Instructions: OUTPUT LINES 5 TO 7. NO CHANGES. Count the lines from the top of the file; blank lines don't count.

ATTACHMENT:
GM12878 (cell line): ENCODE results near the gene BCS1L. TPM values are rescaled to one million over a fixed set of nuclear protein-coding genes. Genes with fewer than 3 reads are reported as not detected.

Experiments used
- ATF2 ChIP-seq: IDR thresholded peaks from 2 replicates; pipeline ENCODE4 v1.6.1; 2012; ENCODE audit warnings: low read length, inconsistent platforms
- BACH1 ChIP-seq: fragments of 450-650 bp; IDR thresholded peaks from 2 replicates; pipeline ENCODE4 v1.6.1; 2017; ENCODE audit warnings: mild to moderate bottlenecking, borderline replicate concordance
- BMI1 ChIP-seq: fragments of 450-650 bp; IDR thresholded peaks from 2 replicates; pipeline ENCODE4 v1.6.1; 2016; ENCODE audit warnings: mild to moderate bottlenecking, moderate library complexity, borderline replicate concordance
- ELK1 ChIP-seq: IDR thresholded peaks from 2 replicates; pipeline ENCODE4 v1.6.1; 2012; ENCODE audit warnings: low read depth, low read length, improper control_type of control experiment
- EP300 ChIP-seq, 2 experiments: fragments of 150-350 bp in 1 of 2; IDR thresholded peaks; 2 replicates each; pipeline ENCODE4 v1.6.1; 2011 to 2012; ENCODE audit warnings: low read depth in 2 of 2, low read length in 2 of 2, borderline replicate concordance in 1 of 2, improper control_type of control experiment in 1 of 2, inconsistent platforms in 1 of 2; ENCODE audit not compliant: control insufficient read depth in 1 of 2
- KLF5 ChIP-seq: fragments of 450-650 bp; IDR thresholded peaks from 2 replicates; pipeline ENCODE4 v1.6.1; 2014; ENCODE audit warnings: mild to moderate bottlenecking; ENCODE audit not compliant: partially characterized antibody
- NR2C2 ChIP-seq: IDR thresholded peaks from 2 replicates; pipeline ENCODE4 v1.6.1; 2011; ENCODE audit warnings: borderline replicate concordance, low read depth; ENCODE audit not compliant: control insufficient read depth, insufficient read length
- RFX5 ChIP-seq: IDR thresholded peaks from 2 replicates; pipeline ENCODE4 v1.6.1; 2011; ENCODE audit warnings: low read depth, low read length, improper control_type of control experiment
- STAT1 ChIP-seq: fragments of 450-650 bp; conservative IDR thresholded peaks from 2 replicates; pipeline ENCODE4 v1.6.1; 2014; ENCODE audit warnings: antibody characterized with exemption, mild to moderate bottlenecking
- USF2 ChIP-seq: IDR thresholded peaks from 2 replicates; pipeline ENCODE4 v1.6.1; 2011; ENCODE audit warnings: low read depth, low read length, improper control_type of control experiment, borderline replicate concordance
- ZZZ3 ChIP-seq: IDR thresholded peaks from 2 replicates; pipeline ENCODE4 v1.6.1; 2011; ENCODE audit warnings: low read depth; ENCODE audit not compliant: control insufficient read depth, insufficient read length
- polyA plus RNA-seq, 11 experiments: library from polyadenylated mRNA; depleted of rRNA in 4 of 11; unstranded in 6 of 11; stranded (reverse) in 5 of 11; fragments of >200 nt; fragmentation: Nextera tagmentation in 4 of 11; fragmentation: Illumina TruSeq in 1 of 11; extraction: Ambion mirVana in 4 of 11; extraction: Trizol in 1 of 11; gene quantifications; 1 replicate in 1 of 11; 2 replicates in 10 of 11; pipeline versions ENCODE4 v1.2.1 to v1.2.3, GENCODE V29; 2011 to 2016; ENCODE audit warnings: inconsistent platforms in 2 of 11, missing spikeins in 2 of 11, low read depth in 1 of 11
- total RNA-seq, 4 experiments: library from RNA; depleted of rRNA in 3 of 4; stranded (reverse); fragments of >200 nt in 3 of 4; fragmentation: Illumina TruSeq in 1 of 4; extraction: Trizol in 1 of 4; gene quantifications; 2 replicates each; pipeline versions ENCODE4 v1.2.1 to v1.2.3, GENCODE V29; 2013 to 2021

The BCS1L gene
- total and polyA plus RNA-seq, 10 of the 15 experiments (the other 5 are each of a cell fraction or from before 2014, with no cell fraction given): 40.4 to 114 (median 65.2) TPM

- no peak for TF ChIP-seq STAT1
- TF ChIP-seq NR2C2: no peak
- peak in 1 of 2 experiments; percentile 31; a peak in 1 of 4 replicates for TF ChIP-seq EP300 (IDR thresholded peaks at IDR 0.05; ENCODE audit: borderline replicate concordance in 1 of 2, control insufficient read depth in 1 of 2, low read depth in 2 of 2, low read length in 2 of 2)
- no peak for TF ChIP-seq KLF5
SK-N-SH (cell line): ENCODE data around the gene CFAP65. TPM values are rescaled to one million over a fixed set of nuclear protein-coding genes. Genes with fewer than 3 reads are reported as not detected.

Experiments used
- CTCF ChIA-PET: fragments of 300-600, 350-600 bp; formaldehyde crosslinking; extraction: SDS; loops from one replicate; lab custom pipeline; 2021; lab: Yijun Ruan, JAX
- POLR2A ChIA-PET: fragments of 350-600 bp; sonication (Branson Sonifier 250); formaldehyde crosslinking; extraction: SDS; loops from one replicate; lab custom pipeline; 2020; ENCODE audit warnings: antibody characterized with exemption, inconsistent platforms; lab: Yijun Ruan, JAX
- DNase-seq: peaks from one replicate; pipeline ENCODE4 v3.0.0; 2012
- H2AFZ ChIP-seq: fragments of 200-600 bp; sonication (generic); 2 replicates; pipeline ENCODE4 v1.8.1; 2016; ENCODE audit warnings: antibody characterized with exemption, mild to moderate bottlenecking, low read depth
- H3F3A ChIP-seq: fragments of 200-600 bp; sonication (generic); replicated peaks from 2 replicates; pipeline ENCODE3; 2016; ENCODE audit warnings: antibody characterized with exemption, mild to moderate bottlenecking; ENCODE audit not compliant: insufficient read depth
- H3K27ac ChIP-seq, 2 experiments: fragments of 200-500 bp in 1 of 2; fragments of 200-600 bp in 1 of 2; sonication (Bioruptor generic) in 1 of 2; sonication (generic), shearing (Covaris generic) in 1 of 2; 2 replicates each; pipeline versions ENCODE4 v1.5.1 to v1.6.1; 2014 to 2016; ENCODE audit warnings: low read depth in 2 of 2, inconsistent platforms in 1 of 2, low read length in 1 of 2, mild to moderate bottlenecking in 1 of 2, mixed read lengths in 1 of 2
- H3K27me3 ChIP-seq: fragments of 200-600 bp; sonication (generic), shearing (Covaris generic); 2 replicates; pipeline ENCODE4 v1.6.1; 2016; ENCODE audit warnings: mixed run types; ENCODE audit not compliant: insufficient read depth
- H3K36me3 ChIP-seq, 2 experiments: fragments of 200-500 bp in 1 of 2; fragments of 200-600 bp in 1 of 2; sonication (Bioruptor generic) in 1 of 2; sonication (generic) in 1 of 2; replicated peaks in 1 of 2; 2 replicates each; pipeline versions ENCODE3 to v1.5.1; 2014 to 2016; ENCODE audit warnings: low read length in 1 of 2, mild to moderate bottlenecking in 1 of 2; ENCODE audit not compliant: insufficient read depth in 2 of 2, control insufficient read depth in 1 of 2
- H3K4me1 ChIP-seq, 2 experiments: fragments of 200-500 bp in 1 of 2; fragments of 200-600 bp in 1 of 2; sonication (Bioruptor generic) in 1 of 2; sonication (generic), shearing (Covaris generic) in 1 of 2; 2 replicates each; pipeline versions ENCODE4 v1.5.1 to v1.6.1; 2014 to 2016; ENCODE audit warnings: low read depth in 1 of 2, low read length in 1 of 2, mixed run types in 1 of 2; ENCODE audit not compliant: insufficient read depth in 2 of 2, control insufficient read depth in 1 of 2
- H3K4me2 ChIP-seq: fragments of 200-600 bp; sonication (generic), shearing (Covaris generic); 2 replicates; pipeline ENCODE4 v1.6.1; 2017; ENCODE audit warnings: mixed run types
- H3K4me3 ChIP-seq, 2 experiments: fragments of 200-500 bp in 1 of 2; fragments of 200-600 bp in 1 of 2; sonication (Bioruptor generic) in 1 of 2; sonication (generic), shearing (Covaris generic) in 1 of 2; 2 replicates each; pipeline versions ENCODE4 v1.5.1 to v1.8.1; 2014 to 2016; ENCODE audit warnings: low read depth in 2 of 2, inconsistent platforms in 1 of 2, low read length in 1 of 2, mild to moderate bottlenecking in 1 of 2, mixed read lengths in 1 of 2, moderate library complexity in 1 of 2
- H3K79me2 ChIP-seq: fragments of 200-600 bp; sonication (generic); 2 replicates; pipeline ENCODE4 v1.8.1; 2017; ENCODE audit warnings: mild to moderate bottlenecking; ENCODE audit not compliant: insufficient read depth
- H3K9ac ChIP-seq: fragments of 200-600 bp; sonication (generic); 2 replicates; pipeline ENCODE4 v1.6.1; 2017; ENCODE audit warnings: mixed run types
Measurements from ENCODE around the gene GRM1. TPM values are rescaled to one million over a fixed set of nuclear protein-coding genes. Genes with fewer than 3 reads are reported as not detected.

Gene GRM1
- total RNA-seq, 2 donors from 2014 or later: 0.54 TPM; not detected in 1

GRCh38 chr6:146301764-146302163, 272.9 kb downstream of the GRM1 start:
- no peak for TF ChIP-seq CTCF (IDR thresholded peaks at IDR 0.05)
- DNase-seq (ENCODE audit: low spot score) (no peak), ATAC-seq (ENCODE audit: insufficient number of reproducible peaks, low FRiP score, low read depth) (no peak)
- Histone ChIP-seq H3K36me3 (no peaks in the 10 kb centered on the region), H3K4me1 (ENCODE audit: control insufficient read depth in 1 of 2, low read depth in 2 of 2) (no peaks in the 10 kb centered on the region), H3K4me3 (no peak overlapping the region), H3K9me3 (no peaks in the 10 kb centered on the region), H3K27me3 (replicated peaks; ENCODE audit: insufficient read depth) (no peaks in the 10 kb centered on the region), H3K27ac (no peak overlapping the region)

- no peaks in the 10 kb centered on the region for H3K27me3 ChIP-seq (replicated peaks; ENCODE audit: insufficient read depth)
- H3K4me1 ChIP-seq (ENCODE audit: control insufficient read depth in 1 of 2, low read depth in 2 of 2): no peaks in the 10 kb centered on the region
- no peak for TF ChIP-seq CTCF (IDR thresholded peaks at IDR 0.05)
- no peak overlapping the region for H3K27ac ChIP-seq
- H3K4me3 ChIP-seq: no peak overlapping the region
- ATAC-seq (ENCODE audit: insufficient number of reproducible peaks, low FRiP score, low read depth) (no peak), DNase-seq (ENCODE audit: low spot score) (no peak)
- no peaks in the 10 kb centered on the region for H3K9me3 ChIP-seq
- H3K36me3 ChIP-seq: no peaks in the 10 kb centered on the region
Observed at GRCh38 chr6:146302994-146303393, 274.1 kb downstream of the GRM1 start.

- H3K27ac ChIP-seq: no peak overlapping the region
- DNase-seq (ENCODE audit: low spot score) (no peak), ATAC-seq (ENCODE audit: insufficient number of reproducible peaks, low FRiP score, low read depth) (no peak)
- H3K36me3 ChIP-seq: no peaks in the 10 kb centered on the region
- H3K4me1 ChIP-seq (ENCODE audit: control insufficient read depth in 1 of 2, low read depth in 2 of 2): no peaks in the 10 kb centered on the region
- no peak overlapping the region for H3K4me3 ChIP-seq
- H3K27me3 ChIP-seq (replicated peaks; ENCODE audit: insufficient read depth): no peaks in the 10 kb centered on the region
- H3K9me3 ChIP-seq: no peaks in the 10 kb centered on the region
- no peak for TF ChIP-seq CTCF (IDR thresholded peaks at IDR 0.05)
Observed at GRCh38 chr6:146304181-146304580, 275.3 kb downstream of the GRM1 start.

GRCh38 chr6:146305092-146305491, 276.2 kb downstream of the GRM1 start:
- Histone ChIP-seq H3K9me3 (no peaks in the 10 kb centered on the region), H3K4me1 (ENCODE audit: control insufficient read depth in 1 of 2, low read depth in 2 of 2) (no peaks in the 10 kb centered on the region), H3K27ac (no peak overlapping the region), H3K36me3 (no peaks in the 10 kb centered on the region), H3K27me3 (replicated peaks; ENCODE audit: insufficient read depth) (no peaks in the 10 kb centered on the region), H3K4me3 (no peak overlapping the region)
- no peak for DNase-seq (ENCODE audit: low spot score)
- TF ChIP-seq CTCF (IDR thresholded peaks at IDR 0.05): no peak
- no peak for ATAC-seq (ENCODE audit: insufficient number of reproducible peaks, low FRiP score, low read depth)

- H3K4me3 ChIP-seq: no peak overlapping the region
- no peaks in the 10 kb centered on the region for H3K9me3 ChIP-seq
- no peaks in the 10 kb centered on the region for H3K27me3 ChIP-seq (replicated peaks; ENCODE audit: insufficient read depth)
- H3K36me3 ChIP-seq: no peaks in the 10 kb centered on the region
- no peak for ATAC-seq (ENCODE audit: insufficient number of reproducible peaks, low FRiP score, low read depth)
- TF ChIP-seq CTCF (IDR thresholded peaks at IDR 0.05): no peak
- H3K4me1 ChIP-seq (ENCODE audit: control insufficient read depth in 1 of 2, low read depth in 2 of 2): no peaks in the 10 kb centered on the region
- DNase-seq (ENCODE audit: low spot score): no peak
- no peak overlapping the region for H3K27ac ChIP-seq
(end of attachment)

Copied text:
- BMI1 ChIP-seq: fragments of 450-650 bp; IDR thresholded peaks from 2 replicates; pipeline ENCODE4 v1.6.1; 2016; ENCODE audit warnings: mild to moderate bottlenecking, moderate library complexity, borderline replicate concordance
- ELK1 ChIP-seq: IDR thresholded peaks from 2 replicates; pipeline ENCODE4 v1.6.1; 2012; ENCODE audit warnings: low read depth, low read length, improper control_type of control experiment
- EP300 ChIP-seq, 2 experiments: fragments of 150-350 bp in 1 of 2; IDR thresholded peaks; 2 replicates each; pipeline ENCODE4 v1.6.1; 2011 to 2012; ENCODE audit warnings: low read depth in 2 of 2, low read length in 2 of 2, borderline replicate concordance in 1 of 2, improper control_type of control experiment in 1 of 2, inconsistent platforms in 1 of 2; ENCODE audit not compliant: control insufficient read depth in 1 of 2